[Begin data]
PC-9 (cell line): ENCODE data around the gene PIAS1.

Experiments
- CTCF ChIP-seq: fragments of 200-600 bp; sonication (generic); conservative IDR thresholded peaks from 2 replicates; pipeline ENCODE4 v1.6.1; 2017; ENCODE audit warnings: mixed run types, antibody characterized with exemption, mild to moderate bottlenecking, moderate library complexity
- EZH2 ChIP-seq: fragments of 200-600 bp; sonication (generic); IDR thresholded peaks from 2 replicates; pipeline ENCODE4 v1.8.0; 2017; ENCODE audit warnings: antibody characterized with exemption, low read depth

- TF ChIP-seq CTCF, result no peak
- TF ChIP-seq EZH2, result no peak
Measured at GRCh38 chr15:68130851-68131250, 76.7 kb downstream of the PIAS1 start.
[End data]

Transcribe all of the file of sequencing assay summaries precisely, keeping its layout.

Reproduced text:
PC-9 (cell line): ENCODE data around the gene PIAS1.

Experiments
- CTCF ChIP-seq: fragments of 200-600 bp; sonication (generic); conservative IDR thresholded peaks from 2 replicates; pipeline ENCODE4 v1.6.1; 2017; ENCODE audit warnings: mixed run types, antibody characterized with exemption, mild to moderate bottlenecking, moderate library complexity
- EZH2 ChIP-seq: fragments of 200-600 bp; sonication (generic); IDR thresholded peaks from 2 replicates; pipeline ENCODE4 v1.8.0; 2017; ENCODE audit warnings: antibody characterized with exemption, low read depth

- TF ChIP-seq CTCF, result no peak
- TF ChIP-seq EZH2, result no peak
Measured at GRCh38 chr15:68130851-68131250, 76.7 kb downstream of the PIAS1 start.